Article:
For more information and to download the guide, visit www.fs.fed.us/eng/pubs.
United States Forest Service
FHWA Revises Policy for Interstate Access
Responding to direction provided in the Safe, Accountable, Flexible, Efficient Transportation Equity Act: A Legacy for Users (SAFETEA-LU), FHWA recently revised its Policy on Access to the Interstate System. The changes clarify the operational and safety analysis and assessment of impacts that provide the basis for proposed changes in access to the interstate system. FHWA also updated some language to reference Federal laws and policies.
TDR monitoring can be an effective tool to identify slope movements and prevent road failures, such as the one shown here.
The updated policy provides requirements for justifying and documenting proposed changes in access to the interstate system and will help facilitate decisionmaking that is consistent with the vision, goals, and long-range transportation plans of an area, region, or State. The policy is applicable to new or revised access points to existing interstate facilities regardless of the funding of the original construction or the new access points.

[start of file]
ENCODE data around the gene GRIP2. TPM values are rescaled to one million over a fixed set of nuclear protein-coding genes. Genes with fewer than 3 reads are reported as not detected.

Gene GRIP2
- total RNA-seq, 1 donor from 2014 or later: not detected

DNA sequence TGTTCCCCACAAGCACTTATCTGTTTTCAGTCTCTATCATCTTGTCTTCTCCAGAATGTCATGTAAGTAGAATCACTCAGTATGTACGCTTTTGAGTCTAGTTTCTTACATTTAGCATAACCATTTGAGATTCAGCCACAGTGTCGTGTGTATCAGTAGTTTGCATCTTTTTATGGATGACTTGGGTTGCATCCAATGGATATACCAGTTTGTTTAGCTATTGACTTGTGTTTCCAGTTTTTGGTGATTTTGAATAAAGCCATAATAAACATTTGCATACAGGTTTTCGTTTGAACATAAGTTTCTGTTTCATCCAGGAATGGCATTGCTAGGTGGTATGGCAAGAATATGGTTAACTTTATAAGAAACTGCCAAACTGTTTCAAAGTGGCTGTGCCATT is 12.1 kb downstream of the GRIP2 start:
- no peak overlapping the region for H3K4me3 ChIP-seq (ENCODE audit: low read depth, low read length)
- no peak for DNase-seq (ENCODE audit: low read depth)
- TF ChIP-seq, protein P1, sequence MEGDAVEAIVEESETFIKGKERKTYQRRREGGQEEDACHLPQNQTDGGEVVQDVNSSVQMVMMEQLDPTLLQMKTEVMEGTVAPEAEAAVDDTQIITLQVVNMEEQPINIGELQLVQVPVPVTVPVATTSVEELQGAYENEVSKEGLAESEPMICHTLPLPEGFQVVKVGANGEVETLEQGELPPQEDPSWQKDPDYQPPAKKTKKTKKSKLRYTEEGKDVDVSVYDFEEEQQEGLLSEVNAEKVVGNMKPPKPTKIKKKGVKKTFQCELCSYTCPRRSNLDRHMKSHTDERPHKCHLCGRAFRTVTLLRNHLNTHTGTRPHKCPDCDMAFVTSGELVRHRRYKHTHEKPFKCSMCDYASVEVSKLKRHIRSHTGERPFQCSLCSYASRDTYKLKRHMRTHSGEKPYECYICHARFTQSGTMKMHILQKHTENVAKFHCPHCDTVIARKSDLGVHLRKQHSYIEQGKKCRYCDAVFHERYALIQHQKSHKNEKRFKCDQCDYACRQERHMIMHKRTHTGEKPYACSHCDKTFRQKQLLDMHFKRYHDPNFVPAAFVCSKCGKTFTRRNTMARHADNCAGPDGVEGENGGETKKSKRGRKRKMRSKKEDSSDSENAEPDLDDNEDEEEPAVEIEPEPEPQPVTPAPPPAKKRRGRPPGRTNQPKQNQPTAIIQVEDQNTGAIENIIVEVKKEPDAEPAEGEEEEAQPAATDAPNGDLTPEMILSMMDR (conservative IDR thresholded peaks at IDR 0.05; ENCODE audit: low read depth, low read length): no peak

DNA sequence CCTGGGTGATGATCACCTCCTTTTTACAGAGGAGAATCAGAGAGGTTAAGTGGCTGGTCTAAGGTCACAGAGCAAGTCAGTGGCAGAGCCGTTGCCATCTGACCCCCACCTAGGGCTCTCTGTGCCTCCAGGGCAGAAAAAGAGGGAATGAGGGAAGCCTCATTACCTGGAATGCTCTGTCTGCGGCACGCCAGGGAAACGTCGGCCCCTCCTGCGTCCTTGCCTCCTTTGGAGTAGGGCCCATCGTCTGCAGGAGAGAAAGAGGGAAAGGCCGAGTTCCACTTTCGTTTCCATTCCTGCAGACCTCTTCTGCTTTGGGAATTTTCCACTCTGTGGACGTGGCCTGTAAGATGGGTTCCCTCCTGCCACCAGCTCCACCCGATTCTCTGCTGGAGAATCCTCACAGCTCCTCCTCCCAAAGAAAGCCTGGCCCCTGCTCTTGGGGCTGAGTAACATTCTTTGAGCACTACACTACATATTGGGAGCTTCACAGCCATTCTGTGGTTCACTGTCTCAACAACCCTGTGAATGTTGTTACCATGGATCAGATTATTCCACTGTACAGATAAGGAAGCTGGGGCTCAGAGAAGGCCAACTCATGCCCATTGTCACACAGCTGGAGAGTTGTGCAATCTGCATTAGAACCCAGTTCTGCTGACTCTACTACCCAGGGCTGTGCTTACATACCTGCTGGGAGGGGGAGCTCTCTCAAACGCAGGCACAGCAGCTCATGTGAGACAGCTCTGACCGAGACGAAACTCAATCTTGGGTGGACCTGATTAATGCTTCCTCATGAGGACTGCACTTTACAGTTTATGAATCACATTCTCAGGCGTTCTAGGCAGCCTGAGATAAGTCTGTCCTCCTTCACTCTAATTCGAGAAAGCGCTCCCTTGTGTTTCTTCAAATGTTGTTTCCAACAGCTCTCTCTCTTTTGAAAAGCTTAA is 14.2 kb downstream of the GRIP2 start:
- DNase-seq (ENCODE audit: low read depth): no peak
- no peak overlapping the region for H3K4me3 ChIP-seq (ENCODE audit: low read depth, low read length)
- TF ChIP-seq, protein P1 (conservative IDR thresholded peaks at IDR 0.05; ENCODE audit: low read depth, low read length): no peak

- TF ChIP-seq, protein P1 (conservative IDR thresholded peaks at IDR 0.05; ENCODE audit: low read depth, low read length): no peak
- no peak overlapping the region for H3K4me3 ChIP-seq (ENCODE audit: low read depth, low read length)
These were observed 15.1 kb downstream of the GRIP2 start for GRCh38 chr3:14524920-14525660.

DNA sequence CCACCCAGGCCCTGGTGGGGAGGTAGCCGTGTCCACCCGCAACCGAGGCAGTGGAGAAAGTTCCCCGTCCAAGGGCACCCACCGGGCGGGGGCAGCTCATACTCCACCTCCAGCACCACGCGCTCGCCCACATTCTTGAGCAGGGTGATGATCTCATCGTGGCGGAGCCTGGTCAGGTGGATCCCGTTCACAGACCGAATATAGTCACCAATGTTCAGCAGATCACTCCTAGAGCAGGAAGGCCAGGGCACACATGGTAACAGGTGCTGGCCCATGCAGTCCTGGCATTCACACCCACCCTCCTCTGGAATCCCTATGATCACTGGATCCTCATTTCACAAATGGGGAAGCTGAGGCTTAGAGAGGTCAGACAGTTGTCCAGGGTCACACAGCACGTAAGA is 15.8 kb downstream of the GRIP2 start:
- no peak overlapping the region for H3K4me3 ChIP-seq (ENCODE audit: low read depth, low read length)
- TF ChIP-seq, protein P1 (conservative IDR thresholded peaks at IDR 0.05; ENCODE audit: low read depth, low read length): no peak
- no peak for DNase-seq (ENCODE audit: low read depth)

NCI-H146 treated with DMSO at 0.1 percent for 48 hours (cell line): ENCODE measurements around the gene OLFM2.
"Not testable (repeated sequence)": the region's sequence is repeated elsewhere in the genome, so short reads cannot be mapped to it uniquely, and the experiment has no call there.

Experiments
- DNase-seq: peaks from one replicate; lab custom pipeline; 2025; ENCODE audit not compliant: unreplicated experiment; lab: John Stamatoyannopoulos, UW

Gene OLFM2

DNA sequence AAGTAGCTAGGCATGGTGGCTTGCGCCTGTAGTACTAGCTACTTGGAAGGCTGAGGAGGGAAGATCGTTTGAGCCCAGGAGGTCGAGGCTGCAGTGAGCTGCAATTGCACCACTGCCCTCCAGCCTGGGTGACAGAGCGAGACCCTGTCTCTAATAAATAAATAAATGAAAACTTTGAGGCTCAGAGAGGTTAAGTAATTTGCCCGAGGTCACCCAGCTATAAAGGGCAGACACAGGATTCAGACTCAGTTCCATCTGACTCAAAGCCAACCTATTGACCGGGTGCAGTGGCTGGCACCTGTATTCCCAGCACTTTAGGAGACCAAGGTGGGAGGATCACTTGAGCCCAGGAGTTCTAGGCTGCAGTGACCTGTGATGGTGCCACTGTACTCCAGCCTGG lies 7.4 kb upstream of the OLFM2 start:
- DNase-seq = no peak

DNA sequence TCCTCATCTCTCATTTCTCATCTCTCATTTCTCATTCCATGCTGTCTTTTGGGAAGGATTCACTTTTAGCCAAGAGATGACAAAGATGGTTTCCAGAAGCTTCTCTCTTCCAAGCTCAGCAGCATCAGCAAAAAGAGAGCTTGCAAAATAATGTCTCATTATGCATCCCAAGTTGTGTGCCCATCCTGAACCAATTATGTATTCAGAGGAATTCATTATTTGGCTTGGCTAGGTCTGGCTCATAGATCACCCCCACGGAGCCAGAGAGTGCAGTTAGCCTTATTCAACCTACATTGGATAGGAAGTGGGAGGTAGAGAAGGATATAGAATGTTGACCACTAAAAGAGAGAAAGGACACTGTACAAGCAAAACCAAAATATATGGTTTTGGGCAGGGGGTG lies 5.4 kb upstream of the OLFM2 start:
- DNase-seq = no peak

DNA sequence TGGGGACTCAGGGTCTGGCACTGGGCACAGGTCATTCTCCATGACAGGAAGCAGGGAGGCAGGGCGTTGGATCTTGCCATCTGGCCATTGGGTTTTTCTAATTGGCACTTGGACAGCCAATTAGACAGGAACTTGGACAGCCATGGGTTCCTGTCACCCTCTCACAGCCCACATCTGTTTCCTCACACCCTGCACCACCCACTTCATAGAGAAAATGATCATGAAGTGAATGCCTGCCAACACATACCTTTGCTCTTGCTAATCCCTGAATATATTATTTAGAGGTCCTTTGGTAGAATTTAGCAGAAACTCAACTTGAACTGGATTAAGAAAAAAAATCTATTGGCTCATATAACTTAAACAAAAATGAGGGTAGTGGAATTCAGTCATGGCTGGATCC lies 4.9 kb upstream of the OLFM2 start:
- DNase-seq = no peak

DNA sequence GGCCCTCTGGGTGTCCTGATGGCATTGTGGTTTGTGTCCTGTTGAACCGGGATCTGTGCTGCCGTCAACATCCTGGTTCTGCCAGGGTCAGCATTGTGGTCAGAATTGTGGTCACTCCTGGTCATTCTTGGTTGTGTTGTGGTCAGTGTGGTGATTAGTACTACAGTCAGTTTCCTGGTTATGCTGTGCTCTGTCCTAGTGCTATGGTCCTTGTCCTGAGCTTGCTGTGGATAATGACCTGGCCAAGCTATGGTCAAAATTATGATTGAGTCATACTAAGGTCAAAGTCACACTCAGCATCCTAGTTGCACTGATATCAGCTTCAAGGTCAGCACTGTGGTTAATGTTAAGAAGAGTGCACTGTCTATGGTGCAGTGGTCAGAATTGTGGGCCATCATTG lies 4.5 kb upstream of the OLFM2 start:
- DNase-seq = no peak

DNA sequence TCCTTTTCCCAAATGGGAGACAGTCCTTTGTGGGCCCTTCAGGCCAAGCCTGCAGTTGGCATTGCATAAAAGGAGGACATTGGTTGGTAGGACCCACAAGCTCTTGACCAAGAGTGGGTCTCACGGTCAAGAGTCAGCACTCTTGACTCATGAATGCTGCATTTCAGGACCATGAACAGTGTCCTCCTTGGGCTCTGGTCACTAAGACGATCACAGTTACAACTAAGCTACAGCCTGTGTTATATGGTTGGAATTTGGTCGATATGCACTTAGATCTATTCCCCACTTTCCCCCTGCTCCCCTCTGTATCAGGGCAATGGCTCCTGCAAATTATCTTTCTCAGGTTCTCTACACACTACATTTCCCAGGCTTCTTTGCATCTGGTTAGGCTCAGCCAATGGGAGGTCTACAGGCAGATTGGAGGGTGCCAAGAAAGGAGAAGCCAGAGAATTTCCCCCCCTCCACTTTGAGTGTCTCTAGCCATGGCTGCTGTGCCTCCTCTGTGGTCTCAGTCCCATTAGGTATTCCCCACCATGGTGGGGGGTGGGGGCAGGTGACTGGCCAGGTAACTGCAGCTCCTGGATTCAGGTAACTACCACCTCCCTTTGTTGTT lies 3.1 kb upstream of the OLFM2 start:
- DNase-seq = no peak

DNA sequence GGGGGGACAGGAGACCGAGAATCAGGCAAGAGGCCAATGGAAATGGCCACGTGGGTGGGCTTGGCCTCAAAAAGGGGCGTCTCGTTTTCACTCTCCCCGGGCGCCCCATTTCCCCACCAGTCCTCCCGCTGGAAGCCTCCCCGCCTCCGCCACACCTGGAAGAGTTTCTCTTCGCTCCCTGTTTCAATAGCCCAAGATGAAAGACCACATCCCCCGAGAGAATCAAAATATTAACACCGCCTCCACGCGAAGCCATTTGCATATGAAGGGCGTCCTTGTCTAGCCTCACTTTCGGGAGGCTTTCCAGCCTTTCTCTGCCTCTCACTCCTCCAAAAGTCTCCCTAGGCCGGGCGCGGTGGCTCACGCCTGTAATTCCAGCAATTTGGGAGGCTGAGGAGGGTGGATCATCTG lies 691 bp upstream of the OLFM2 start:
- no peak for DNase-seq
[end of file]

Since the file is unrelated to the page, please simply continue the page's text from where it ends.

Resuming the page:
Among the recent changes are updates to clarify the need for agencies to analyze projected design-year traffic demands and justify that they cannot be adequately accom--modated by existing access to the interstate. Other revisions clarify the need to meet or exceed design standards for all roadway improvements included in proposals to change access.
For details on the policy changes, visit www.fhwa.dot.gov/programadmin/fraccess.cfm.
Scanning the Country for Best Practices In Accelerated Construction